What Jennifer does beautifully in this book is she not only shares an adult perspective on how to make an impact on leading towards a positive narrative, she shares powerful examples of young people already doing this, and rather than speak for them, she let’s us hear from those students directly.  Some of the positive stories she shares about the transformative power of social media are because of their teachers, and some are in spite of them.  I know that personally, I would like to be the reason that our students make positive choices in these spaces. In reading Jen’s work over the past few years, and in what she is sharing in this powerful book, she is showing how kids right now, are creating opportunities that were impossible when we were kids.

This isn’t to say that we shouldn’t be aware of the negatives, but we also need to take advantage of the positives. As Jennifer will show you, these positive opportunities are not meant only for the outliers, but can become the norm for our students, if we are purposeful in how we look at the world, and the opportunities that exist.  When you look at a device in a child’s hand, do you see distraction, or do you see opportunity?  How you look at it, will determine how you lead.  

I am 100% confident that Jennifer will not only push your thinking, but she will guide you as to how to embrace the realities that exist in our world today.  The book might make you feel uncomfortable at some points, which is how our brains grow and is part of the “messiness” that is learning that we need to embrace, but if you are reading this, it means you are in on the conversation.  

Knowing Jennifer personally, I know she is just as passionate about changing the current trajectory of how we view social media in education as I am. As parents and educators, we all want the same thing for our kids; something better for them than what we had at their same age.  Jennifer hasn’t written a book that only focuses on the idea, “social media is here to stay, so we might as well pay attention.” She has done something much more powerful.  She has shown that the opportunities for our children are now better than ever, and she walks you through how to make this a reality in your schools.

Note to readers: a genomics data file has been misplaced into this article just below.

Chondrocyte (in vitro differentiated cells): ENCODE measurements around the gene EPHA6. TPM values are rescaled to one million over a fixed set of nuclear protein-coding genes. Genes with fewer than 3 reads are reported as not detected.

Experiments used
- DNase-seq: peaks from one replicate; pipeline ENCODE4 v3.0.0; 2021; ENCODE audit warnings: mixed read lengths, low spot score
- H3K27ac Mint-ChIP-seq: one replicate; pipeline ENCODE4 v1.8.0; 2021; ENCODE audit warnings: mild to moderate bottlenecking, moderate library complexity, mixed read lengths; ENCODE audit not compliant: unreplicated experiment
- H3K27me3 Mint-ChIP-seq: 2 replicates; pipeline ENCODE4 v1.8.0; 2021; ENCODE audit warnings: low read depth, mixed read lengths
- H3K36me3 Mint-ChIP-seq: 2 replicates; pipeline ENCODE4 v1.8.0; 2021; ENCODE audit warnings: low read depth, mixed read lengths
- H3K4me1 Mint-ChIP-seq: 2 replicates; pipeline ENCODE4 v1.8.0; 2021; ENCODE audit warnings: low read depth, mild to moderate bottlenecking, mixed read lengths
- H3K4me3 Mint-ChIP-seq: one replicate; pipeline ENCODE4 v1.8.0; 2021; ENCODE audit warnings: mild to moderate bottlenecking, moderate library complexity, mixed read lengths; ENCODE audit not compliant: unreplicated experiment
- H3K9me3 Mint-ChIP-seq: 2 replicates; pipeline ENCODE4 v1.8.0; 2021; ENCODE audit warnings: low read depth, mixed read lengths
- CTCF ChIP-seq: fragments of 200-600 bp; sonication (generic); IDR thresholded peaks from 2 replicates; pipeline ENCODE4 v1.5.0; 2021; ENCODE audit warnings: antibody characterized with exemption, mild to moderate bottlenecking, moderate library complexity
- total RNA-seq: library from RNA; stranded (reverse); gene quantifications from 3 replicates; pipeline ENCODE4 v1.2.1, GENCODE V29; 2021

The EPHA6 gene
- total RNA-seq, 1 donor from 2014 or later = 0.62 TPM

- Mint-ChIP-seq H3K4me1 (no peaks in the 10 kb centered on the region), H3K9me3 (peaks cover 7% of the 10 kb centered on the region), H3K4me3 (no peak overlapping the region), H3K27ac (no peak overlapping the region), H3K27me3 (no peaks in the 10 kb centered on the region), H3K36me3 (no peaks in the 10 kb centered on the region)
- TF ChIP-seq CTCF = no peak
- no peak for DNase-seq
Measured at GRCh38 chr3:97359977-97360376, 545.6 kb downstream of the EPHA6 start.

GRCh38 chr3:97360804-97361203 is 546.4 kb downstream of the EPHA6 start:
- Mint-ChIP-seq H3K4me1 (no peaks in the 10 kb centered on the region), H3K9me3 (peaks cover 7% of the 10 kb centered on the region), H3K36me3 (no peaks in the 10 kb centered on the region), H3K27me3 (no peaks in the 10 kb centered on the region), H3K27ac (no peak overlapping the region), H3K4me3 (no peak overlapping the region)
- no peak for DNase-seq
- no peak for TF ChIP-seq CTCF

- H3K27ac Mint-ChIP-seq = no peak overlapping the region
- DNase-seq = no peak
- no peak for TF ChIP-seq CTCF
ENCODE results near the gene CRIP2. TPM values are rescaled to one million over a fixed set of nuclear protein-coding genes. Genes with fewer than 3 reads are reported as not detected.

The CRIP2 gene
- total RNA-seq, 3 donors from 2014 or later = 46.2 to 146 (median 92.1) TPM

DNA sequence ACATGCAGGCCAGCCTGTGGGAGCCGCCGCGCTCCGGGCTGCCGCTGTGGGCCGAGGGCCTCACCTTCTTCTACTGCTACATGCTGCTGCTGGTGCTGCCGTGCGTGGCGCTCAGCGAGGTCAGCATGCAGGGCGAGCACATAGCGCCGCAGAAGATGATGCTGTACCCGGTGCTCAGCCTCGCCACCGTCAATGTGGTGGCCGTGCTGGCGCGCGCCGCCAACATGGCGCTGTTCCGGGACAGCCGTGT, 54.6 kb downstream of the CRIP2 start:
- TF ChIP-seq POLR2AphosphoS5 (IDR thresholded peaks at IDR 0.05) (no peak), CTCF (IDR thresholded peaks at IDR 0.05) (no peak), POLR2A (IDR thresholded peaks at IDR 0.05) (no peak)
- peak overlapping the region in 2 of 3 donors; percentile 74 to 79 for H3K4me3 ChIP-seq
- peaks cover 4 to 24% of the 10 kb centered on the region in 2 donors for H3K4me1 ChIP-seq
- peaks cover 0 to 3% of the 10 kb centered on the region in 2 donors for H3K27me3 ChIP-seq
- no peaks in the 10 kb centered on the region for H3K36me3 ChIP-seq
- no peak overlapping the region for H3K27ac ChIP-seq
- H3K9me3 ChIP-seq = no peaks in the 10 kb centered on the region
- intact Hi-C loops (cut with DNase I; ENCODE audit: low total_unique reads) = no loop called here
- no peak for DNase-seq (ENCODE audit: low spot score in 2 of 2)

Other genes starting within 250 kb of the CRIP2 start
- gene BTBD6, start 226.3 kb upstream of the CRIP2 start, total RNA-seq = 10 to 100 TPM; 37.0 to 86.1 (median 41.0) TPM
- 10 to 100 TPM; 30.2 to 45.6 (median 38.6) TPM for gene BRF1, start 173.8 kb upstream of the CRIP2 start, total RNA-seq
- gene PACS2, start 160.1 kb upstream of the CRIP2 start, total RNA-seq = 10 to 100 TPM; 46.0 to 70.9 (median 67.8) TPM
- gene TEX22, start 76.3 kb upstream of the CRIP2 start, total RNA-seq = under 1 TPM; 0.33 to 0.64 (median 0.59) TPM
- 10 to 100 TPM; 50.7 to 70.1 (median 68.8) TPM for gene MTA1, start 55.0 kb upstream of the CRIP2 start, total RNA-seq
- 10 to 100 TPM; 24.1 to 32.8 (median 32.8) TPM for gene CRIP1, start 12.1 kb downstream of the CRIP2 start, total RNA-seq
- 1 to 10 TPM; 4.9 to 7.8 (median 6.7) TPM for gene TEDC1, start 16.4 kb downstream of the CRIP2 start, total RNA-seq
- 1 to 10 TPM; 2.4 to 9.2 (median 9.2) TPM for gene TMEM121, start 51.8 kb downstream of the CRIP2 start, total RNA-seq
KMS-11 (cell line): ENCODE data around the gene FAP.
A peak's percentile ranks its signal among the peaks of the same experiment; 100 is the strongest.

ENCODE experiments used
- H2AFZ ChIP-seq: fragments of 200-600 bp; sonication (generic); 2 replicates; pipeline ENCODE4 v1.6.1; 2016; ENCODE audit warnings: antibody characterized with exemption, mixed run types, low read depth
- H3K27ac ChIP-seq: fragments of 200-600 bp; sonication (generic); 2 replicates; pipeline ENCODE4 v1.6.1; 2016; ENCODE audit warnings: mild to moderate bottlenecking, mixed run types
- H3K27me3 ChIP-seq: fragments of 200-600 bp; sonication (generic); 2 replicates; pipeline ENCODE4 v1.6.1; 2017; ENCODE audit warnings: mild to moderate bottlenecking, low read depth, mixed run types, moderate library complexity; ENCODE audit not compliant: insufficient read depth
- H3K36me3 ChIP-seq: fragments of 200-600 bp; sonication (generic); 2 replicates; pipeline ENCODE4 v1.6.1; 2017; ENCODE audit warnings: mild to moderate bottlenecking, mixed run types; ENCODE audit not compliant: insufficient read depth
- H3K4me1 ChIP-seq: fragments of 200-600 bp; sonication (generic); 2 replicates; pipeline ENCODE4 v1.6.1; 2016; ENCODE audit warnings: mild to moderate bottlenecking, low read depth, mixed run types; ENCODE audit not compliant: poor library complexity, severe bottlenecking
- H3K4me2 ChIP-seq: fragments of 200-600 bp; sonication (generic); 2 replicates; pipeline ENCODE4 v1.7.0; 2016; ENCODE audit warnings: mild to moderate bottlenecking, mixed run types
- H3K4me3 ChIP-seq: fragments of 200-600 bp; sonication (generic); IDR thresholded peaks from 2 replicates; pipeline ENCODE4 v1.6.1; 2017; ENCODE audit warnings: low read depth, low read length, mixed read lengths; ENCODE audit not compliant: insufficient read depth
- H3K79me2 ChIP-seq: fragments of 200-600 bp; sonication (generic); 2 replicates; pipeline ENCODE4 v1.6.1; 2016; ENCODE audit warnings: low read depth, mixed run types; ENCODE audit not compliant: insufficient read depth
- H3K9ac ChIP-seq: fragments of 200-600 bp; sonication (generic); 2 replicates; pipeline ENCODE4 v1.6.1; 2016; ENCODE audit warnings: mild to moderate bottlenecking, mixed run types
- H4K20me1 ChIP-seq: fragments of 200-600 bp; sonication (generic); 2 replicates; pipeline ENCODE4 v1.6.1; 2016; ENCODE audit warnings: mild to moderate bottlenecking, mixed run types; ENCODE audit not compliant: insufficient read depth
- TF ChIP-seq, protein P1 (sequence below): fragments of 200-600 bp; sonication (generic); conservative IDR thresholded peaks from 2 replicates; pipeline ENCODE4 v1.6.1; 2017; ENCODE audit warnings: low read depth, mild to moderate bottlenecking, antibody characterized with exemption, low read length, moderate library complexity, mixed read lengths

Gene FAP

Categories: Planet

Removing Barriers and Hurdles

15 June, 2017 - 22:17

Remember when SmartBoards were all the rage?

Schools rushed to get these to every school, sometimes because they saw them as beneficial, and sometimes because the school across the way wanted them.

I will be the first to admit, I was on the SmartBoard train.  To this day, I still believe that every learning space should have access to a projector (or some type of screen), and audio. These are absolutes.  But did we need a SmartBoard?  I was an advocate at a much different time in my career, while others thought they were nothing more than a glorified way to lecture.  This is always a good reminder of where I have come from in my thinking, but also to empathize that people are at different places.

But this isn’t about the validity of SmartBoards. This is about the process of implementation.

Do you remember the “portable SmartBoard”? The hope was that each teacher would get a chance to use this, but the slightest bump of the board or the projector would lead you to the dreaded recalibration process.  You would have to stop right in the middle of the class to set up this board.

The majority of people hated the process, but some didn’t have an issue with jumping the hurdle. The portable SmartBoard that was meant to be used by many, was kept in the room of the few because only a few people would jump this step.

Yet, when the SmartBoards were mounted, use went up.  No pulling in on the cart, no setting up, and no recalibration. It was there and ready to go.

PLEASE!!! Do not take this as a pro-SmartBoard post.

This is a pro-remove-the-barriers post.

The more hoops people have to jump through, the more people you lose along the way.

If you want something happening in the classroom, remove every barrier you can to make it the norm, not the exception.

SmartBoards might not have been (or be) the best learning tool, but it doesn’t mean we couldn’t learn something from the process.

Categories: Planet
ACCE Partners
ACCE Partners
ACCE Partners
ACCE Partners